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Texas State Technical College Archive Collection, no. 10 - Expansion (1970)

Texas State Technical College Library

Sound | 1970

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  •  The J. H. Kultgen Automotive Technology Center at Texas State Technical College’s Waco campus was dedicated on October 13, 1970. 
  •  J. H. Kultgen (seated) looks over a contract. Kultgen was a prominent member of the Waco community, owning the Bird-Kultgen Ford Dealership. 
  •  Interview with Dr. Roy W. Dugger, the college’s first president, about satellite campuses in Amarillo and Sweetwater 
  •  Interview with Dr. Jack Tompkins, who later served as the president of the TSTC System 
  •  James Connally Airport 
  •  General Dynamics, Fort Worth Division 
  •  Board of Regents meeting 
  •  Former Governor of Texas John Connally speaks at the opening of the Amarillo campus in September 1970. Connally was known as the “education governor.” Shortly after this speech, he was appointed Secretary of the Treasury by the Nixon administration.  
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Texas State Technical College (TSTC), originally named the James Connally Technical Institute and then the Texas State Technical Institute, has been providing technical-vocational training to students in Texas since 1965. Today, with campuses located all across the state the school educates over 15,000 students. The films in the Texas State Technical College Archive Collection demonstrate the range of programs of study available to students at the college’s various campuses. Shortly after opening its first campus, the TSTC found itself rapidly expanding to accommodate the needs of Texans. This footage captures a range of activities addressing this demand, such as Board of Regents meetings in which they prepare for the expansion of programs and the addition of new campuses. The importance of these campuses is further made evident through the oration of former Governor of Texas John Connally, speaking at the opening of a campus in Amarillo. In addition to the images of the decision-making officials, this footage also contains imagery of students at work in the various college facilities, shots of Air Force planes landing on campus at the James Connally Airport, and interviews with Dr. Roy W. Dugger, the college’s first president, and Dr. Jack Tompkins, who later served as the president of the TSTC System.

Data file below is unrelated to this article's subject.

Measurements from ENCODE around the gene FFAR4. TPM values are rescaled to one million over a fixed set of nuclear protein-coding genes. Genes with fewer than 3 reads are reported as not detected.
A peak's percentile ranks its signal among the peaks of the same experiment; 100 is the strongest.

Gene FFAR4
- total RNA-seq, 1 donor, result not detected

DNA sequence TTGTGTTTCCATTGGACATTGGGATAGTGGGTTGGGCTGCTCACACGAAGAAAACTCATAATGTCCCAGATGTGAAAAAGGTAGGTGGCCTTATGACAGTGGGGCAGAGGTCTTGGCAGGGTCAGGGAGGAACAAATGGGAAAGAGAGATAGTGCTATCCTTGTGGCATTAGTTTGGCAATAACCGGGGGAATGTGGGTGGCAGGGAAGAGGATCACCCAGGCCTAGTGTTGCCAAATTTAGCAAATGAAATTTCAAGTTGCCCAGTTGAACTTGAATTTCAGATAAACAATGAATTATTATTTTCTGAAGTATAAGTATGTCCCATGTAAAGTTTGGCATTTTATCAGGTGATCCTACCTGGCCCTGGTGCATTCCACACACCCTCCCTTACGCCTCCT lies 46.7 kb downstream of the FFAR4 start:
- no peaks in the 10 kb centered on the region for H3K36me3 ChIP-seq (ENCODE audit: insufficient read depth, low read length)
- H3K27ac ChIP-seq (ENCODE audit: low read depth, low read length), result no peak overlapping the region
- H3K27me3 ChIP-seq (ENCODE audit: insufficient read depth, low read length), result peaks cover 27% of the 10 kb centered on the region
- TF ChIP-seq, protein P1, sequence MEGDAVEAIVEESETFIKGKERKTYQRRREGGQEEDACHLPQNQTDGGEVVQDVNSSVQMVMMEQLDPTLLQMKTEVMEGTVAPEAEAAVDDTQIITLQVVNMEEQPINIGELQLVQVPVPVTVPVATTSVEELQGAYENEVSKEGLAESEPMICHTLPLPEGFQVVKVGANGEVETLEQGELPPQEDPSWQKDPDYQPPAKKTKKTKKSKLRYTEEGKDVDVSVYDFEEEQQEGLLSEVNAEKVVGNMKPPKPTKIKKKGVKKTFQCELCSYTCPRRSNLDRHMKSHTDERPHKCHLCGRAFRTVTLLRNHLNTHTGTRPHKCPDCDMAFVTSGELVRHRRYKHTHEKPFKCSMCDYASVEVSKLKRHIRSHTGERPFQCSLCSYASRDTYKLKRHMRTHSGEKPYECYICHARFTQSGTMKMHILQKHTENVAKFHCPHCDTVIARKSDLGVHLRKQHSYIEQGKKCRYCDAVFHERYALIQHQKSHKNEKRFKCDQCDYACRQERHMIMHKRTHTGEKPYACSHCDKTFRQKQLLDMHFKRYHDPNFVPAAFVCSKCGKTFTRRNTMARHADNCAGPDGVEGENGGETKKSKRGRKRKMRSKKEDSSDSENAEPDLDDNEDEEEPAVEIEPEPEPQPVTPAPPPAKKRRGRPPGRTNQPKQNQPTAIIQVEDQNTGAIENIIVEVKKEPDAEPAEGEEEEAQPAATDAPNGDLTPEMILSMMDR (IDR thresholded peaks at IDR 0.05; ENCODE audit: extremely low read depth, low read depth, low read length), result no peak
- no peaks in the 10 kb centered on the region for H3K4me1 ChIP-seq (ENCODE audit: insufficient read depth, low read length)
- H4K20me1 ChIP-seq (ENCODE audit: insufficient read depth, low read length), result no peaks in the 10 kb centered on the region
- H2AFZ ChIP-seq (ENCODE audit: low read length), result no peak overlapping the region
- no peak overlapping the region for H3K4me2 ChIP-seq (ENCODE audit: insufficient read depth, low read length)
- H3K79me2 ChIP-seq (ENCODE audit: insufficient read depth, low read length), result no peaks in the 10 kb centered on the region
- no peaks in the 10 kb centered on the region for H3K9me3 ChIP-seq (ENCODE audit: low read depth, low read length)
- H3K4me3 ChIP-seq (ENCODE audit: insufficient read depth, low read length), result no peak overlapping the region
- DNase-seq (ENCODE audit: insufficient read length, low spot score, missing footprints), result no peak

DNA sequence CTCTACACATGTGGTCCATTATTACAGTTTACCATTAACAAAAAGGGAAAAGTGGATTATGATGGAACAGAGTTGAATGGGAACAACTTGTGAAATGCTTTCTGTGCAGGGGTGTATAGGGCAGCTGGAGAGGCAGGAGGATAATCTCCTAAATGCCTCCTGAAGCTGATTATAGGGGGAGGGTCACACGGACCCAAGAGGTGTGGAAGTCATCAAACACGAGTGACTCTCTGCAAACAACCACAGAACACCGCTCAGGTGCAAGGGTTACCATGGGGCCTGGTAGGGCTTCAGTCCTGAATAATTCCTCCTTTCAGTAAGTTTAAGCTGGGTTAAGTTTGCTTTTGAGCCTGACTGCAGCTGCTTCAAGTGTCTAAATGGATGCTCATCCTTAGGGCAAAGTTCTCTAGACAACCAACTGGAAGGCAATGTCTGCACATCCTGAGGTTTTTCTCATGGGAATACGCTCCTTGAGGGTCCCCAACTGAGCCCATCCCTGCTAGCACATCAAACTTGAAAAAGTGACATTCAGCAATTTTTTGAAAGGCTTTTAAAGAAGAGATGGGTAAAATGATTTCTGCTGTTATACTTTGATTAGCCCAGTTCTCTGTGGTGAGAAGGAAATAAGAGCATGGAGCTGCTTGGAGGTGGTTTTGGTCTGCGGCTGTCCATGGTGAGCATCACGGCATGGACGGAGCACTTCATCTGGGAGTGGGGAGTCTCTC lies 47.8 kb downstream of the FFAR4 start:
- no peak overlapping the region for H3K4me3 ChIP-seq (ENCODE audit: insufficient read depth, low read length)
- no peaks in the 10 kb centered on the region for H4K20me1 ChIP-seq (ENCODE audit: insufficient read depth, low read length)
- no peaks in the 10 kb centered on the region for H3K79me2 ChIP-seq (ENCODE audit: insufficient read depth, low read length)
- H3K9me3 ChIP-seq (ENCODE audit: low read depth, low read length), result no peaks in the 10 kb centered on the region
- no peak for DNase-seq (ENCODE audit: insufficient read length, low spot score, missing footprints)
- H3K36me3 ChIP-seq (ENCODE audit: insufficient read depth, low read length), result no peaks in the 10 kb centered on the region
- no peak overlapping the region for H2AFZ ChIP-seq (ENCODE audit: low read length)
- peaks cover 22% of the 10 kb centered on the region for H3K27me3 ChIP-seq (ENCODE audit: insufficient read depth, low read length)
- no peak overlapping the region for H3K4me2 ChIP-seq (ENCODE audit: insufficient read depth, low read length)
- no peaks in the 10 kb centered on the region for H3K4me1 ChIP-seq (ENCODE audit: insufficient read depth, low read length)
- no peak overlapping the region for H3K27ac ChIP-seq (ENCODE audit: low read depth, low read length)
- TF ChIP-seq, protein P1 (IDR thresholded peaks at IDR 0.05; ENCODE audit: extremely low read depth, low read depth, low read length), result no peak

The 38th Governor of Texas, John Bowden Connally, Jr., was born on a farm near Floresville, Texas, on February 27, 1917. Connally graduated from the University of Texas at Austin in 1941 with a law degree and was subsequently admitted to the State Bar of Texas. He began his political career as a legislative assistant to Representative Lyndon B. Johnson in 1939. The two retained a close but often torrid friendship until LBJ’s death. After returning from U.S. Naval combat in the Pacific Theater, Connally joined an influential Austin law firm, served as LBJ’s campaign manager and aide, and became oil tycoon Sid W. Richardson’s legal counsel. Connally’s reputation as a political mastermind was solidified after managing five of LBJ’s major political campaigns, including the 1964 presidential election. In 1961, Connally served as Secretary of the Navy under President John F. Kennedy.
Wealthy financiers like Sid Richardson and a strong grassroots network of supporters helped Connally win his first gubernatorial election in 1962. The three-term governor fought to expand higher education by increasing teachers’ salaries, creating new doctoral programs, and establishing the Texas Commission on the Arts and the Texas Historical Commission. In 1969, President Richard Nixon appointed Connally to the foreign-intelligence advisory board. He was named the 61st Secretary of the Treasury in 1971. Connally became one of the President’s principal advisors and headed the Democrats for Nixon organization, finally switching to the Republican Party in 1973. Connally is also remembered nationally for being in the car with President Kennedy during his assassination in Dallas in 1963, when Connally received wounds in his chest, wrist, and thigh. 
The former Texas governor announced in January 1979 that he would seek the Republican presidential nomination. His campaign was abandoned after media attacks over a controversial public speech and bank partnership. Financial troubles befell Connally by the mid-1980s after a real estate development partnership with former Texas Representative Ben Barnes collapsed. John Connally died on June 15, 1993, and is interred at the Texas State Cemetery in Austin.